“I’ve no doubt he’ll do his utmost to get ‘em out of a sticky situation, but
I’ll bet you wouldn’t have let ‘em get into it in the first place.”
I had to smirk at that, remembering the times I’d clashed with the captain, and
with Trip, about the definition of ‘acceptable risk’. “No-one said exploring
space would be easy or safe,” I parroted one of Trip’s favourite sayings.
“I don’t envy you, son. Just remember you won’t be able to protect ‘em from
everything, and don’t beat yourself up too much if someone gets hurt. I know
you’ll have done your best to prevent it.”
“Ah, so this is where you two have been hiding,” Libby Tucker said as she and
Trip stepped out to join us on the porch. “We thought you’d gotten lost.”
As the conversation bubbled up around me again I stood back, still a little
shell-shocked from my conversation with Charlie Tucker, in particular the
affectionate way he’d called me ‘son’. My own father can’t even manage to do
that. I looked over at Trip. He was happy again, as if a great weight had been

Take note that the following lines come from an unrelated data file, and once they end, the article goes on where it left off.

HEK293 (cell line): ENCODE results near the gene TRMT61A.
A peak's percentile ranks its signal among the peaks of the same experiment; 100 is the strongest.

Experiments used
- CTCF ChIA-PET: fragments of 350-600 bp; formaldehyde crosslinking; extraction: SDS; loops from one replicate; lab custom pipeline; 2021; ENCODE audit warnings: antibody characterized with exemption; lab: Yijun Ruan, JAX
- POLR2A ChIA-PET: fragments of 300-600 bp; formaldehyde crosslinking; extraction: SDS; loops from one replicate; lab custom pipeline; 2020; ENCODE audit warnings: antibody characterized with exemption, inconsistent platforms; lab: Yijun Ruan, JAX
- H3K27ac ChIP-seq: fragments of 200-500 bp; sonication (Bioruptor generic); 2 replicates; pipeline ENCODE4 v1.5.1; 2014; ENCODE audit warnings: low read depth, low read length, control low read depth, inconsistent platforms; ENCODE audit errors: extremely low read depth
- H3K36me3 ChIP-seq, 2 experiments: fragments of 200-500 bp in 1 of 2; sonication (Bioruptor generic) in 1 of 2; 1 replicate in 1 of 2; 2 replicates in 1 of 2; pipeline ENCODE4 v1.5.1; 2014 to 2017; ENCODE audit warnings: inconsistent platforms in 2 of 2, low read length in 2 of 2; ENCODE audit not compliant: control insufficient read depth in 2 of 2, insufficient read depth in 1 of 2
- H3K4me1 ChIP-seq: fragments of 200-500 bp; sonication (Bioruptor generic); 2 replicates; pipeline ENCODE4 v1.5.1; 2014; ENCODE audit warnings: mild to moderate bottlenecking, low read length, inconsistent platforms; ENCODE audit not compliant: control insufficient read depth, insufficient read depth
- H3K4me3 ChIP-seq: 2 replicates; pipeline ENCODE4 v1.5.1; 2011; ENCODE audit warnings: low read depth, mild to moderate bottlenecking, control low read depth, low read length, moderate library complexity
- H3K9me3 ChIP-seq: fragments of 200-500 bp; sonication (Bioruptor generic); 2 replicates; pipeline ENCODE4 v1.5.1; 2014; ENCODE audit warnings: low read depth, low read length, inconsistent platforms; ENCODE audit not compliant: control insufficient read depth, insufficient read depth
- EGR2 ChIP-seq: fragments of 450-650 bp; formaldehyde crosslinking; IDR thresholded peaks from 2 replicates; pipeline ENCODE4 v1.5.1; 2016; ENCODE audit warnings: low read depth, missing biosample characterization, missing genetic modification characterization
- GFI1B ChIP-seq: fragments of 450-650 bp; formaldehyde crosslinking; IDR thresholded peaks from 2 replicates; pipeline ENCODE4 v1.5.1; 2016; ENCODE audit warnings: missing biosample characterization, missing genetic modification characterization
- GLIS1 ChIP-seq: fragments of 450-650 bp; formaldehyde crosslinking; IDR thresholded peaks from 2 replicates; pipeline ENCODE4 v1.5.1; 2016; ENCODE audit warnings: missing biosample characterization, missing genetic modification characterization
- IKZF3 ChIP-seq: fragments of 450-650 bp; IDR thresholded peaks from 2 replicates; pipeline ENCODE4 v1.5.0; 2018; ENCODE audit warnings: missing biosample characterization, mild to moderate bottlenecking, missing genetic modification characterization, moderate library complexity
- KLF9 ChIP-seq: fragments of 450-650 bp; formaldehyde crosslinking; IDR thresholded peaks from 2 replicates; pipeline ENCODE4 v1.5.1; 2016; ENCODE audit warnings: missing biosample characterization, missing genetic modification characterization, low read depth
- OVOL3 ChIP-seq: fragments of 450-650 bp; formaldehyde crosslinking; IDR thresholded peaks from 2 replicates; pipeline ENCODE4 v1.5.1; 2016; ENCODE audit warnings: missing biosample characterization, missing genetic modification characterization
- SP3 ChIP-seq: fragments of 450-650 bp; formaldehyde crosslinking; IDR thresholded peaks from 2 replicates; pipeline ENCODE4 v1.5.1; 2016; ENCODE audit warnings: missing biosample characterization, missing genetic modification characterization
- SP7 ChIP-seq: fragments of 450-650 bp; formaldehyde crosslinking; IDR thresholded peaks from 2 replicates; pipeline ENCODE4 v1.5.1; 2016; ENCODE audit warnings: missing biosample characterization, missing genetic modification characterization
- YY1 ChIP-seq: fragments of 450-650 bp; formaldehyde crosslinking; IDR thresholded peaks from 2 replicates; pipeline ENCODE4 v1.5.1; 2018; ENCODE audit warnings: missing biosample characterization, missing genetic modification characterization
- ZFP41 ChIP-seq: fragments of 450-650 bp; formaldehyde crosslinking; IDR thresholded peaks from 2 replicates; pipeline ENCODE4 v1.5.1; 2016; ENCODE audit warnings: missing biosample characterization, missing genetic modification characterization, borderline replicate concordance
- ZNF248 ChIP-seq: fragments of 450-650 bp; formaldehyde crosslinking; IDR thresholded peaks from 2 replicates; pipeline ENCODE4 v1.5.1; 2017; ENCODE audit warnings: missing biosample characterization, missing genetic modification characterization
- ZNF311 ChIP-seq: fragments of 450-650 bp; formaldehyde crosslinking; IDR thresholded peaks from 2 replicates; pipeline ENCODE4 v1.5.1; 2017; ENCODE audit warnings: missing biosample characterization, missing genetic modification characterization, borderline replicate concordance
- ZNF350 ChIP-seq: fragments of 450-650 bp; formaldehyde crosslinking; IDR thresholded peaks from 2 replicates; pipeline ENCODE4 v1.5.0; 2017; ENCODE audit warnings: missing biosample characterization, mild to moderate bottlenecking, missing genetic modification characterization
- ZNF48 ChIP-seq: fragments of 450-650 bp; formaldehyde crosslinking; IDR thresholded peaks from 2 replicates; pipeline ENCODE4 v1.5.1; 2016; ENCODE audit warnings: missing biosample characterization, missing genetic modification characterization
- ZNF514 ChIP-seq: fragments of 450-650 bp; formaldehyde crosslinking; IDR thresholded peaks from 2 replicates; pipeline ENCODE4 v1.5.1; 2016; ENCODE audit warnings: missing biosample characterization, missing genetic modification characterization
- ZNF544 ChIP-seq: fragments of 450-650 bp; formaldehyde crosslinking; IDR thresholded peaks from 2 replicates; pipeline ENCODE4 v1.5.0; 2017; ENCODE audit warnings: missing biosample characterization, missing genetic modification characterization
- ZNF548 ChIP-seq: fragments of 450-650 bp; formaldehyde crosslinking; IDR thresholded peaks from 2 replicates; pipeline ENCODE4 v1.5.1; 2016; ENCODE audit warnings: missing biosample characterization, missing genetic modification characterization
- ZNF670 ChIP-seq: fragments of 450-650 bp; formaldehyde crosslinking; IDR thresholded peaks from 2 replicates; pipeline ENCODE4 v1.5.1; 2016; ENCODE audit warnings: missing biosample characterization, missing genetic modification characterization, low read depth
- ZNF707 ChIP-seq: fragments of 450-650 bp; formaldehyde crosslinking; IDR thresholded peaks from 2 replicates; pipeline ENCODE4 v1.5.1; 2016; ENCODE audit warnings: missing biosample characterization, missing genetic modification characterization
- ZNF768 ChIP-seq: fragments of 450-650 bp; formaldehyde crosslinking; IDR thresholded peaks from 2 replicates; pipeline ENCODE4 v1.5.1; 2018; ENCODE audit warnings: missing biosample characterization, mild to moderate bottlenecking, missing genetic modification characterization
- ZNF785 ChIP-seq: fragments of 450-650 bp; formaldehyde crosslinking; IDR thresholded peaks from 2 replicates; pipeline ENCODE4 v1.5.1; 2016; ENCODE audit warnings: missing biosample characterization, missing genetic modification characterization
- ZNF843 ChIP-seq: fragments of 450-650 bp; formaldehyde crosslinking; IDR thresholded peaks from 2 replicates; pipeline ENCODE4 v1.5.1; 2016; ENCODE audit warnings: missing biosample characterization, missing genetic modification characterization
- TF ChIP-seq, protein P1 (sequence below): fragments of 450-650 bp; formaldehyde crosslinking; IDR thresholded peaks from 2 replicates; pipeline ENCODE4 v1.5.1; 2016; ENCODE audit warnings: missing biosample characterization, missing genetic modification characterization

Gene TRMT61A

lifted from him. I don’t normally allow myself to imagine things that can never
be, but for a few moments I wondered how it would feel to really be a part of
But of course by morning the real world had intruded on my little fantasy, and
we were recalled to Enterprise, all shore leave cancelled. The remnants of one
of Earth’s past conflicts have risen up and attacked the Klingons, and we are
once again in the firing line. T’Pol has returned from Vulcan married and with
the commissioned rank of commander, and Trip is doing a fair impression of being
As for me, I’m pretending I’m a Vulcan, that my feelings are irrelevant. That I
don’t experience love or pain. That he isn’t under my skin.
End of Part 1